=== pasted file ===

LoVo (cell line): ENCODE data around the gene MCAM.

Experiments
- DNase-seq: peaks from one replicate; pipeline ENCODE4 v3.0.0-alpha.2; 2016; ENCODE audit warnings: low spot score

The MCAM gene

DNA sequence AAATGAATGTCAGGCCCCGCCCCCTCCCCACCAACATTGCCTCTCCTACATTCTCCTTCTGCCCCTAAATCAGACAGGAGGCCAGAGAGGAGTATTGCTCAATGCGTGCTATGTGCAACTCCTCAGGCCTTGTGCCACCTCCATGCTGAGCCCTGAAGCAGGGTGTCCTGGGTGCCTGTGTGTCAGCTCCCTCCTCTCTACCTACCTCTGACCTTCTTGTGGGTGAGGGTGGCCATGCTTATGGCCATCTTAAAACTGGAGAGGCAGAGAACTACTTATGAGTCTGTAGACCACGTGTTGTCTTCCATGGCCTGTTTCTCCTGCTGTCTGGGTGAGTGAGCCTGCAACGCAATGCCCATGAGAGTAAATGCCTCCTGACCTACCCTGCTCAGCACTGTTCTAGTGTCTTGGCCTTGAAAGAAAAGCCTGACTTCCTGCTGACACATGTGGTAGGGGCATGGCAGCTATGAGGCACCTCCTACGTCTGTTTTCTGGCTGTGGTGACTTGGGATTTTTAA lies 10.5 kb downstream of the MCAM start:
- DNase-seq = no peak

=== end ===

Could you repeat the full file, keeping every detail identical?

LoVo (cell line): ENCODE data around the gene MCAM.

Experiments
- DNase-seq: peaks from one replicate; pipeline ENCODE4 v3.0.0-alpha.2; 2016; ENCODE audit warnings: low spot score

The MCAM gene

DNA sequence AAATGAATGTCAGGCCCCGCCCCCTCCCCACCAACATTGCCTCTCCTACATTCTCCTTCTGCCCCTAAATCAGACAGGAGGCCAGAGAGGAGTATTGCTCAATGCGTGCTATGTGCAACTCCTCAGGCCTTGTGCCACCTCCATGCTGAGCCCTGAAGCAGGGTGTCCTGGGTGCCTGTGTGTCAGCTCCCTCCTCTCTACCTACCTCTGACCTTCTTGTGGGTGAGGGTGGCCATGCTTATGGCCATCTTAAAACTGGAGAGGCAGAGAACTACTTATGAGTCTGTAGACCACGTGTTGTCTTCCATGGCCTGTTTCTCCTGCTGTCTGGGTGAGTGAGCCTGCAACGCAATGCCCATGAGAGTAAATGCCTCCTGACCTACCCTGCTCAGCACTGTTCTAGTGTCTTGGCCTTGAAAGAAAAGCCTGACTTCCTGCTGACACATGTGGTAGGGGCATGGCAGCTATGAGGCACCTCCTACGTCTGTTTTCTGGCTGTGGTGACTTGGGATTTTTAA lies 10.5 kb downstream of the MCAM start:
- DNase-seq = no peak